B.C.'s COVID-19 Immunization Plan will happen in four phases.
Last updated: April 15, 2021
Everyone who would like a vaccine and who is eligible to receive one will be able to receive a first dose before July 1, 2021. COVID-19 vaccines are available to all adults living, working or studying in B.C. during the pandemic. You do not need a Personal Health Number (PHN), BC Services card or to be enrolled in BC’s Medical Service Plan (MSP) to get the vaccine. You do not need to be a Canadian citizen or a permanent resident to get the vaccine. International students and temporary foreign workers will be eligible to receive the vaccine.
B.C.'s COVID-19 Immunization Plan will happen in four phases. The focus at first is to protect those most likely to experience severe illness. Vaccination for the general population begins in April and vaccines will primarily be distributed by age groups, in five year increments, starting with the oldest
Check B.C.'s Get Vaccinated page to find out when it is your turn to register to book a vaccine appointment.
- Residents, staff and essential visitors to long-term care and assisted-living residences.
- Individuals assessed and awaiting a long-term care placement.
- Health care workers providing care for COVID-19 patients in settings like Intensive Care Units, emergency departments, medical and surgical units, and paramedics.
- Remote and isolated Indigenous communities.
- People not yet immunized in Phase 1:
- Seniors, age 80 and over
- Indigenous (First Nations, Métis, Inuit) peoples age 65 and over and Indigenous Elders
- Indigenous communities
- Hospital staff, community general practitioners (GPs) and medical specialists (see below)
- Vulnerable populations in select congregate settings.
- Staff in community home support and nursing services for seniors.
All health care professionals/workers providing direct patient care in acute and community health care settings (including home care) will have the opportunity to be vaccinated. The below list is meant as a guide and not an authoritative list:
- Community primary care providers who are seeing patients in person (nurse practitioners, medical practitioners, other patient care staff) and office staff (including medical office assistants) working in these settings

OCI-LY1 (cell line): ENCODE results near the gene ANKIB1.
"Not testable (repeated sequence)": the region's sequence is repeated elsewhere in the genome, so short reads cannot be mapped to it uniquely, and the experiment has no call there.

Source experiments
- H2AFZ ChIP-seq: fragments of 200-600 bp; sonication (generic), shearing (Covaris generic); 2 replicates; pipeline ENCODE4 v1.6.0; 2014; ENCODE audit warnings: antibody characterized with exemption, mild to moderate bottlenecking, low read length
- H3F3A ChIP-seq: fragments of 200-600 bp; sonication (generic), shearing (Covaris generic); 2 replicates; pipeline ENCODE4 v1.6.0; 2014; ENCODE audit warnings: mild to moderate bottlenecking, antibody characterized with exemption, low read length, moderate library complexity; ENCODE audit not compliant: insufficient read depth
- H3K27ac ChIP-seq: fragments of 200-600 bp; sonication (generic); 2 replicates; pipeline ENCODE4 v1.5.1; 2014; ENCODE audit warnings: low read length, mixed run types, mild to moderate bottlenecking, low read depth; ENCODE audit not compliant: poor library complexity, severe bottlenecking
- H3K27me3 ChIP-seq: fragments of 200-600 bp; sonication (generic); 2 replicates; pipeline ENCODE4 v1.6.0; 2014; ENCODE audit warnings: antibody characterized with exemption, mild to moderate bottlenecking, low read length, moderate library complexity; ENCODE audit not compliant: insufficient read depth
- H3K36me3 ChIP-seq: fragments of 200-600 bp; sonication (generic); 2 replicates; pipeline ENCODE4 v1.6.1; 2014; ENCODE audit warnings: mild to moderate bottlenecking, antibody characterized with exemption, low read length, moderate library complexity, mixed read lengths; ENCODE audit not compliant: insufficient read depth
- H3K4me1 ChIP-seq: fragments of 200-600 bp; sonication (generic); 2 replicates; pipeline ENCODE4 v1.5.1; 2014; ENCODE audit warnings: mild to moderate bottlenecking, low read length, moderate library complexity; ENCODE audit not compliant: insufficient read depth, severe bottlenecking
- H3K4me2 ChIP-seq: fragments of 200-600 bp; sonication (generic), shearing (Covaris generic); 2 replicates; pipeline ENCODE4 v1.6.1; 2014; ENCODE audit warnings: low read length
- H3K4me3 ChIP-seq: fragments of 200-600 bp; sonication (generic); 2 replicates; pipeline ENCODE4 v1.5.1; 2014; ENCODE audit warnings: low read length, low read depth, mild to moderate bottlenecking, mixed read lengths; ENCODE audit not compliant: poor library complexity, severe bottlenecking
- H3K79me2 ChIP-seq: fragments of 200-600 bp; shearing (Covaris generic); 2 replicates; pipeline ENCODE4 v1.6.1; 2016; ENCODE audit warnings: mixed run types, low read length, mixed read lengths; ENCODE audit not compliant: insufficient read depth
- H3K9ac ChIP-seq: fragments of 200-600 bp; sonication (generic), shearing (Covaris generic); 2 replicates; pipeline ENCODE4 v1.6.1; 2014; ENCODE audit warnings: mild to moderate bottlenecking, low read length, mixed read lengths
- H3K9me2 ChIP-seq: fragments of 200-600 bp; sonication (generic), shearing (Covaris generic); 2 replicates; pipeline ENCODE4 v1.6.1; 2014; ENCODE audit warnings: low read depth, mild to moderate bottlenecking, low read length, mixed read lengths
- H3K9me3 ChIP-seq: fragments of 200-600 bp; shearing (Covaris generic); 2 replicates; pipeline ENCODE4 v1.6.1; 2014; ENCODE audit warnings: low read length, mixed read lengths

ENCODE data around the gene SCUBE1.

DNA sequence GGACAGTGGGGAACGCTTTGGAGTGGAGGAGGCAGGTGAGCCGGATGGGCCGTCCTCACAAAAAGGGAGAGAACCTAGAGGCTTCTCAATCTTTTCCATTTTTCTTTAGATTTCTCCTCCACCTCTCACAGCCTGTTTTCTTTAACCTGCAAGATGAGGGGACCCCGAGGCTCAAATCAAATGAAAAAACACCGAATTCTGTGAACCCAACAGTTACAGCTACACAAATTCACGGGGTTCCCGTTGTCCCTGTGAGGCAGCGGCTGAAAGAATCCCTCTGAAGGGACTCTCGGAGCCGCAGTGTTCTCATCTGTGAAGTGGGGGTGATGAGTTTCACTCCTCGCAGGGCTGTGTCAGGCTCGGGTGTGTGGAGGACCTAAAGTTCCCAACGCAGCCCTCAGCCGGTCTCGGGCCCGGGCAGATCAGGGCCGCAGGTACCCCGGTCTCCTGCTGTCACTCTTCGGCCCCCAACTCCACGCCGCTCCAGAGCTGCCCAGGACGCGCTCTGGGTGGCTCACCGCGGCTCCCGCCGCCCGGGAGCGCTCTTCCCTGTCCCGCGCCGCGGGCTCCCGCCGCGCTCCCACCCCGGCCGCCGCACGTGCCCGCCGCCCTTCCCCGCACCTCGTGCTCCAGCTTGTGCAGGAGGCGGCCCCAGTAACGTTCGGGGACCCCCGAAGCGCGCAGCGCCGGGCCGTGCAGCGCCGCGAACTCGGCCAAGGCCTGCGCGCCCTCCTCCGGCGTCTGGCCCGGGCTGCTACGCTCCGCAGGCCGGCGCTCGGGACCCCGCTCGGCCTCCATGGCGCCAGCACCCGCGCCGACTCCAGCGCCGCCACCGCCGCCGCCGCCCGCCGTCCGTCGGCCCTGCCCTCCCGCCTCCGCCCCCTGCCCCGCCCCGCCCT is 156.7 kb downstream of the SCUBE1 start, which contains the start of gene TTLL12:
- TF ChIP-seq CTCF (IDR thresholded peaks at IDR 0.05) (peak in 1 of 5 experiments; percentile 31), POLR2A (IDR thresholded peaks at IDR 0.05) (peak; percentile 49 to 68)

- Laboratory staff working in public health and private laboratories
- Midwives, doulas and office staff working in these settings
- Pharmacists, Pharmacy Technicians, and pharmacy staff
- Public and community health program staff (regional, provincial, federal)
- Research staff exposed to COVID-19 patients
- Speech-language pathologists and support staff
- Massage therapists
- Physiotherapists and support staff
- Traditional Chinese Medicine Practitioners
- Dentists, dental assistants, dental hygienists, denturists, dental technicians and their office staff
- Occupational therapists and support staff
- Canadian Blood Services Staff
- Audiologists, Hearing Instrument Practitioners, and support staff
- Optometrists, Opticians
- Radiology/ imaging offices
- Social workers/Mental Health Workers (health care settings only)
Health care workers can book appointments by phone. Indicate you are a health care worker and bring identification with you to the clinic.
Call: 1-833-838-2323 | Seven days a week, 7 am to 7 pm
In April, front-line priority workers identified by the COVID-19 Workplace Task Group and public health can receive their first dose of the vaccine. The groups include:
- First responders (police, firefighters, emergency transport
- K-12 educational staff
- Childcare staff
- Grocery store workers
- Postal workers
- Bylaw and quarantine officers
- Manufacturing workers
- Wholesale/warehousing employees
- Staff living in congregate housing at places such as ski hills
- Correctional facilities staff
- Cross-border transport staff
- Sectors or settings prioritized due to outbreak response (currently happening)
- People aged 79 to 60, in five year increments:
- 79 to 75
- 74 to 70
- 69 to 65
- 64 to 60
- Indigenous (First Nations, Métis, Inuit) people age 64 to 18.
- People aged 69 to 16 who are
clinically extremely vulnerable.
- People aged 59 to 18, in five year increments:
- 59 to 55
- 54 to 50
- 49 to 45
- 44 to 40
- 39 to 35
- 34 to 30
- 29 to 25
- 24 to 18
The scheduling of groups for vaccination may change based on vaccine availability and transmission. Vaccines are being used throughout the Immunization Plan to manage outbreaks
Health professionals should refer to the
immunization resources for further information.
Please check this page often for updates as more vaccines are approved and more supplies become available.